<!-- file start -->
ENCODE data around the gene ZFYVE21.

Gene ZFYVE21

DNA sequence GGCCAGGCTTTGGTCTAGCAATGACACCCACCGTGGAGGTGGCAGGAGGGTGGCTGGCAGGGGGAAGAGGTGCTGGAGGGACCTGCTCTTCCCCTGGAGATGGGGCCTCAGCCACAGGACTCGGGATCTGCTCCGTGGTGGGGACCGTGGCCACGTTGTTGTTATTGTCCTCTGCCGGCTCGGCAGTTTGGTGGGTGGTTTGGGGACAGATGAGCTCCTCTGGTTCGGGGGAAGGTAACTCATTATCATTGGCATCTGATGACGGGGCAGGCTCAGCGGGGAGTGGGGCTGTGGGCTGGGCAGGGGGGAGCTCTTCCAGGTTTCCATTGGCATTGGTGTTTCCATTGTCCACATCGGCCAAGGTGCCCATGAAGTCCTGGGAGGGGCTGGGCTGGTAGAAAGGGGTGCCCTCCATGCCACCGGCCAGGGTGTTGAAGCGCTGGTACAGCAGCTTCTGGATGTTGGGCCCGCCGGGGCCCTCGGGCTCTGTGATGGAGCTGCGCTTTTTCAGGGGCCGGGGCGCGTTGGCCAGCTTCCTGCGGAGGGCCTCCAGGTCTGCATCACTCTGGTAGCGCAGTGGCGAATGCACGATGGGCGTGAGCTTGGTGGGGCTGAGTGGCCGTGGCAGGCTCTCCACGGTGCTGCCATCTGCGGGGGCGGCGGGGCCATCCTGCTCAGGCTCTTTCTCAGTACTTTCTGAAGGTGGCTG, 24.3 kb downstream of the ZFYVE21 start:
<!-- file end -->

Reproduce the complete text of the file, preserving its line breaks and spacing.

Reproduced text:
ENCODE data around the gene ZFYVE21.

Gene ZFYVE21

DNA sequence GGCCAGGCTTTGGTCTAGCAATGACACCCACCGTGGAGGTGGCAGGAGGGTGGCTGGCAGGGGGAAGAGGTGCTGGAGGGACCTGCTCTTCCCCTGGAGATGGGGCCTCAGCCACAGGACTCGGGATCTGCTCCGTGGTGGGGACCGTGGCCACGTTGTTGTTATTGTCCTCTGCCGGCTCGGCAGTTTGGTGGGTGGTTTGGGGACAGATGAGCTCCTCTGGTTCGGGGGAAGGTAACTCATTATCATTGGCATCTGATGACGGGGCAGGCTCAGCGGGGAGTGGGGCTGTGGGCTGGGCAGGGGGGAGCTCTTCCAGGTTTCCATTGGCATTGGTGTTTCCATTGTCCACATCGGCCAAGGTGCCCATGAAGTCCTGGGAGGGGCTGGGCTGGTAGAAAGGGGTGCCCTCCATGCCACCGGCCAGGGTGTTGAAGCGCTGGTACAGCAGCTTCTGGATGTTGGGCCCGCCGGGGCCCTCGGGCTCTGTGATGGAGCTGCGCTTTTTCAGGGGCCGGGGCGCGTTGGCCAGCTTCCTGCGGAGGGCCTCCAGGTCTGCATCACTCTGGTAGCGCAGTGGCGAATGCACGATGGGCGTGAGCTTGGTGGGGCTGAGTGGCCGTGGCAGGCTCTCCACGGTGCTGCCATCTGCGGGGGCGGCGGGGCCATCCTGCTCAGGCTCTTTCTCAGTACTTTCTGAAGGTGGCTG, 24.3 kb downstream of the ZFYVE21 start: